In the drawings in each case only one rolling element 48 is shown. However, 2, 3 or more such rolling elements may be provided.
In a further embodiment which is not illustrated the annular inertia mass forms an inner ring surrounded by a ring member fixed with respect to the housing. This embodiment is advantageous when the rotatable inertia body is to be accommodated in protected manner.
The maximum possible shift speed without blocking is governed by the inner mass of the inertia body 28 on the one hand and the dimensioning of the springs 34, 36 on the other hand. In spite of the compact form of the blocking means it is easily possible to achieve limiting of the maximum possible shift speed to values at which pontentially damaging high pressure peaks are avoided with certainty. The minimum time for actuation between open position and closure position, i.e. a rotation through an angle of 90°, may for example be a few seconds. With relatively large nominal diameters this minimum time will be greater than with smaller nominal diameters.
In a further embodiment which is also not illustrated the stop pin 30 and slot 32 are omitted. The rotary movement of the annular inertia body 28 is limited solely by the cylindrical pressure springs 34, 36 reaching their blocking length after which they cannot be compressed any further.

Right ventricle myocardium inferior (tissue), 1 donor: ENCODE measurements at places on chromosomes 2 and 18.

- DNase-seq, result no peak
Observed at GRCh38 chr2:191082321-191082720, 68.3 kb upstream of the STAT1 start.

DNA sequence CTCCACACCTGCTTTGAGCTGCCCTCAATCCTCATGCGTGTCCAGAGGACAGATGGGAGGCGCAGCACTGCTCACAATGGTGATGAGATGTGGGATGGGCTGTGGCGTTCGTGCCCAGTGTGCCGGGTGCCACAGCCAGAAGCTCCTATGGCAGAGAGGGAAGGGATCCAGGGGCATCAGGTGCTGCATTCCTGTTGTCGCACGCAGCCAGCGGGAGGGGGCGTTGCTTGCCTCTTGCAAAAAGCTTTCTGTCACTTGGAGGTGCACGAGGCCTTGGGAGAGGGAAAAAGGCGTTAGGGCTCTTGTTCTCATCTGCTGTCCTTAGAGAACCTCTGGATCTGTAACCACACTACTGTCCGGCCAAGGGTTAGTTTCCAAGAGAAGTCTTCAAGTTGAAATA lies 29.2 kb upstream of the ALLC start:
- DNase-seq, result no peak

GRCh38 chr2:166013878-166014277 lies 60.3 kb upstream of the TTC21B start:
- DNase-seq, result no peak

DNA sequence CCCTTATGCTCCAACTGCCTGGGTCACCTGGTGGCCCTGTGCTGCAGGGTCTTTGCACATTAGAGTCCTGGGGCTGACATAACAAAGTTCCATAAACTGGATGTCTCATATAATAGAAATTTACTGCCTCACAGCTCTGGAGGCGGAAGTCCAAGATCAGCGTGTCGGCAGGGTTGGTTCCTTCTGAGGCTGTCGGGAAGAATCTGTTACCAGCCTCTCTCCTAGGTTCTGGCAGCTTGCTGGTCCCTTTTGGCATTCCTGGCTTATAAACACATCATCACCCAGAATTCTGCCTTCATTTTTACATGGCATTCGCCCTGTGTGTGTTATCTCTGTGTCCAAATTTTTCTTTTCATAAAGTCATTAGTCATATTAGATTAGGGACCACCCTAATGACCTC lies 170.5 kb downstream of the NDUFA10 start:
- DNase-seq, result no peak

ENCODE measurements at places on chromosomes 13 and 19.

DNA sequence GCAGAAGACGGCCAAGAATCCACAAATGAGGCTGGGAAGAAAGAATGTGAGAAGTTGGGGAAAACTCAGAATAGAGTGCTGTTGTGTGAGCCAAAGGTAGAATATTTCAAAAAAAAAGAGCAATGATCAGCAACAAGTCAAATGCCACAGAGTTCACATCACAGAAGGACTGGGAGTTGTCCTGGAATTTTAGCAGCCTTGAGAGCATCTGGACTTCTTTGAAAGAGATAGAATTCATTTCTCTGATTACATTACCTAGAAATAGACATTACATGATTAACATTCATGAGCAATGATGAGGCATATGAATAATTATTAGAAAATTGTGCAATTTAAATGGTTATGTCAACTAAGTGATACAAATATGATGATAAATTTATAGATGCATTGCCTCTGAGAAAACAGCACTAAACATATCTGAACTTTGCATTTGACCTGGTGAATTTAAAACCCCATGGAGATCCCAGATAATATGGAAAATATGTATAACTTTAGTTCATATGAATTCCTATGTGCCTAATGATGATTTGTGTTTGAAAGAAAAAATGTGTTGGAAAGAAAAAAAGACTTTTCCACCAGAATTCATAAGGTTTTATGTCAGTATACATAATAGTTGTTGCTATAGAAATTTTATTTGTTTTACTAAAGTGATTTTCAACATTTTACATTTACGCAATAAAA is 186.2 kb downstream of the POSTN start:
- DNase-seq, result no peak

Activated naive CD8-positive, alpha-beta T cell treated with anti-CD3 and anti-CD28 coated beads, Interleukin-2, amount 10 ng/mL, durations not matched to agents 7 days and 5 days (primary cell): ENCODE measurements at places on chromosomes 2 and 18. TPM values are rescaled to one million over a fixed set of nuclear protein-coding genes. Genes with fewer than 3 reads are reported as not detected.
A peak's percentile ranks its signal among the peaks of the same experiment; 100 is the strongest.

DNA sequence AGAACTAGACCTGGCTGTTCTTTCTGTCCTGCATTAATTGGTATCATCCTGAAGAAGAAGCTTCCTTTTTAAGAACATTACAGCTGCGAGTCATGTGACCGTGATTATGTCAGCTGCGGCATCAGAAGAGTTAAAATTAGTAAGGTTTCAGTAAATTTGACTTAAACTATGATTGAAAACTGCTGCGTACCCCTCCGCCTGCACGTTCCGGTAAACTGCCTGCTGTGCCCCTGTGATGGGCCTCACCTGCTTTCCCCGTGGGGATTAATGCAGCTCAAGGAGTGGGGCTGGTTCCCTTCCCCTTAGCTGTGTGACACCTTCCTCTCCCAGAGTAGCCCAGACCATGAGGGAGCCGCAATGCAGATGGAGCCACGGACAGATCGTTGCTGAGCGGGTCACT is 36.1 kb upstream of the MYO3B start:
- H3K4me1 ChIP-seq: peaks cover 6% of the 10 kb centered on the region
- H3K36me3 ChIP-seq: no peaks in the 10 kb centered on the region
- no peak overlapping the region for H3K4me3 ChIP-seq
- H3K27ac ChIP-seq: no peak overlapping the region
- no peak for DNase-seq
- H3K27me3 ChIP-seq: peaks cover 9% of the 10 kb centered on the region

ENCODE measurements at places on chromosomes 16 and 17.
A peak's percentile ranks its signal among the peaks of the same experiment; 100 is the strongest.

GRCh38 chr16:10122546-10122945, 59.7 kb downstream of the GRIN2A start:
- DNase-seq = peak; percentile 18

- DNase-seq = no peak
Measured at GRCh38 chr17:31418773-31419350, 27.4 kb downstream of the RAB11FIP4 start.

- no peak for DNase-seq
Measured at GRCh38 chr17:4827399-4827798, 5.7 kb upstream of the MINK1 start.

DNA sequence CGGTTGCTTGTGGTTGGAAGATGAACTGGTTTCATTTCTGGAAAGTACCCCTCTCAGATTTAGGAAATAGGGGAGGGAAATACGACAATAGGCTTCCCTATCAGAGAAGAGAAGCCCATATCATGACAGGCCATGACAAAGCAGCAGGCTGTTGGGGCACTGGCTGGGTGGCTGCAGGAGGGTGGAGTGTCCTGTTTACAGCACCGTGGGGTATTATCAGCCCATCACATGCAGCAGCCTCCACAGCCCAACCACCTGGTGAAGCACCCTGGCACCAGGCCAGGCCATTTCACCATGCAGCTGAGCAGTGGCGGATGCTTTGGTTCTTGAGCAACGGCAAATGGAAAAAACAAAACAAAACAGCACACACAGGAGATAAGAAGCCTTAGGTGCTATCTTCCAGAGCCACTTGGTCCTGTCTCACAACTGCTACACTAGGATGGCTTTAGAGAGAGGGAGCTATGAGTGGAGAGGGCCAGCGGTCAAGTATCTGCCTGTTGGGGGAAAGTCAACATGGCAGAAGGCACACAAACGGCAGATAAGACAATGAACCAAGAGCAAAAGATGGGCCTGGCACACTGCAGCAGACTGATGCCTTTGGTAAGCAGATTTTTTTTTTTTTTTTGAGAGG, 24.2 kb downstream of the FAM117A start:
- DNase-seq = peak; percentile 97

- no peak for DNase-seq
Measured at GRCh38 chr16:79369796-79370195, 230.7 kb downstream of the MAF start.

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|U.S. Classification||251/81, 192/103.00C, 251/315.01, 464/36|
|International Classification||G05G5/02, F16K5/06, F16K47/02|
|Cooperative Classification||F16K5/0647, G05G5/02, F16K47/023|
|European Classification||F16K5/06G, G05G5/02, F16K47/02B|
|Oct 15, 1987||AS||Assignment|
Owner name: MAX WIDENMANN ARMATURENFABRIK, LEDERSTRASSE 30-36,
Free format text: ASSIGNMENT OF ASSIGNORS INTEREST.;ASSIGNOR:AMBROSI, MARTIN J.;REEL/FRAME:004794/0862
Effective date: 19871006
Owner name: MAX WIDENMANN ARMATURENFABRIK, LEDERSTRASSE 30-36,
Free format text: ASSIGNMENT OF ASSIGNORS INTEREST;ASSIGNOR:AMBROSI, MARTIN J.;REEL/FRAME:004794/0862
Effective date: 19871006
|Jan 25, 1993||FPAY||Fee payment|
Year of fee payment: 4
|Mar 4, 1997||REMI||Maintenance fee reminder mailed|
|Jul 27, 1997||LAPS||Lapse for failure to pay maintenance fees|
|Oct 7, 1997||FP||Expired due to failure to pay maintenance fee|
Effective date: 19970730